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Harry Truman, the Firing of Douglas MacArthur, and Integrity – Handout A: Narrative


On June 24, 1950, North Koreans, led by communist dictator Kim Il-sung, invaded South Korea. President Harry S. Truman was resolved to stop communism from spreading. With the support of the American people, he went before the United Nations to ask for support in defending the South Koreans. In all, 20 countries would join the United States in attempting to stop the North Korean attack.

Truman’s commander in Korea was General Douglas MacArthur, who was once the Superintendent of the United States Military Academy at West Point, and, before World War II, was the Chief of Staff of the U.S. Army. MacArthur was well-loved as a hero of the Pacific Theater during World War II. He had won the Medal of Honor for his leadership there, and was responsible for rebuilding Japan after the war.

Just as the situation seemed most dire in the Korean War, MacArthur devised a daring sea landing at Inchon, Korea, which helped turn the tide for the United Nations forces. This surprise offensive pushed the North Koreans almost all the way back to the Chinese border. After many difficult battles, a ceasefire was declared almost three years later, but not before President Truman needed to make a difficult choice concerning MacArthur.


Harry S. Truman was born on May 8, 1884, on a small farm in Lamar. Missouri. While growing up, he developed a passion for politics and eventually made connections with the Kansas City Democratic Machine run by “Boss” Thomas J. Pendergast. Truman wanted to go to West Point, but was rejected because of poor eyesight. He later joined the Missouri National Guard and when the U.S. entered World War I, he earned the rank of Captain of an artillery unit. While fighting in France, not a single man died under his command.

Harry Truman understood that integrity equaled strength. Despite a business failure after the war, Truman did not give up. He entered politics, working with the Pendergast Machine in Kansas City, and eventually became Chief Judge and County Administrator of Jackson County, Missouri. There, he earned a reputation for hard work and honesty by building new roads and public buildings without any corruption.

Truman’s reputation for integrity ultimately opened the door for a chance to run for the U.S. Senate, and he was elected in 1934. He was well respected and liked by his fellow senators as he was a man of honor. In 1944, President Franklin Delano Roosevelt prepared to run for an unprecedented fourth term, choosing Truman to be his running mate. The duo easily defeated their Republican opponents, but Roosevelt died only 82 days into his term. Truman suddenly found himself thrust into leading the nation through World War II as the 33rd president of the United States.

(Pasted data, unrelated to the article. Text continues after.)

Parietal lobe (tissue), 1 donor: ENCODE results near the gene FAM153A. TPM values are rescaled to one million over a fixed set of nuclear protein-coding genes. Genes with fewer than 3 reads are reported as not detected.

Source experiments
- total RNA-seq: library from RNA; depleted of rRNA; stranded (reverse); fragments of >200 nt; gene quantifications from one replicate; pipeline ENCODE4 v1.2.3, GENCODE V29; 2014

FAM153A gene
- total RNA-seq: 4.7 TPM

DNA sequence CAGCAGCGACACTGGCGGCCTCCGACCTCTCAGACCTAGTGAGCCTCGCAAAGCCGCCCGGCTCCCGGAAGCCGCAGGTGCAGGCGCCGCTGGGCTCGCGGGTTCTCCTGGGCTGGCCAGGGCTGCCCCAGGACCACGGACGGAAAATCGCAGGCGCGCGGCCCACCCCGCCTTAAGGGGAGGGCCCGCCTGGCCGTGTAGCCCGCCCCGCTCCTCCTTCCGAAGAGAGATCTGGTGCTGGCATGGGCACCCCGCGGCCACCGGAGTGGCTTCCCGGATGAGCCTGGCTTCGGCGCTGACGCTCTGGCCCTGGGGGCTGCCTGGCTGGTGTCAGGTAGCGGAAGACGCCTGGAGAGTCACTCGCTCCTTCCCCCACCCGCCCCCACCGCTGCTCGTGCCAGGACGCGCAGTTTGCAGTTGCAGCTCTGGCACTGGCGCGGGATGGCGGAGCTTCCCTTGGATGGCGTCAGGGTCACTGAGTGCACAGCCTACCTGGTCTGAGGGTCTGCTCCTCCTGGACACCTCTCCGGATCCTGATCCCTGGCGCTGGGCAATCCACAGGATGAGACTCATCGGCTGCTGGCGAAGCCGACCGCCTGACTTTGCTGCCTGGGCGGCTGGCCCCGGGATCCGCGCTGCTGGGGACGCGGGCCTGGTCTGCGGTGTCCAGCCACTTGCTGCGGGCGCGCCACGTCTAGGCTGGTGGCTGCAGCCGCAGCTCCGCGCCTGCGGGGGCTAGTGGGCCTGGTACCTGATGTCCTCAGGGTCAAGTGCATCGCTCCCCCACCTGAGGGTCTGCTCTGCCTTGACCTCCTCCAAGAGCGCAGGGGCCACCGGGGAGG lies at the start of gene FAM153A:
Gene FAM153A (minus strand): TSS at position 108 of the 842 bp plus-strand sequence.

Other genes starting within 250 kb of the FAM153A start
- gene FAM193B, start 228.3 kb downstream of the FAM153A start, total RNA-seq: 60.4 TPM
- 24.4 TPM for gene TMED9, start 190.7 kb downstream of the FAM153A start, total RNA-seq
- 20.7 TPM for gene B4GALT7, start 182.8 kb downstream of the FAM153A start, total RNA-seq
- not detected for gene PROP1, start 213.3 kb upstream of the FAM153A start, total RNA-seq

Truman wanted to run his administration with integrity. “A person who is fundamentally honest,” he said, “doesn’t need a code of ethics.” In his day, there was a common saying: “pass the buck.” This would occur when things went wrong and the person responsible passed the blame onto someone else. Truman despised this, and he had a sign in the Oval Office that read “The Buck Stops Here.”

It wasn’t easy to step into the shoes of leadership and follow someone as popular as Franklin Roosevelt. Truman needed to be brought up to speed on every facet of World War II. After victory in Europe, he met with British Prime Minister Winston Churchill and Soviet Premier Joseph Stalin in Potsdam, Germany, where they discussed continuing the war against Japan. Ultimately, Truman decided to use the atomic bomb against Japan in order to end the war.

After World War II ended, Truman dedicated his administration to maintaining peace. His goal
was to stop the spread of communism while keeping the Cold War from turning into a third world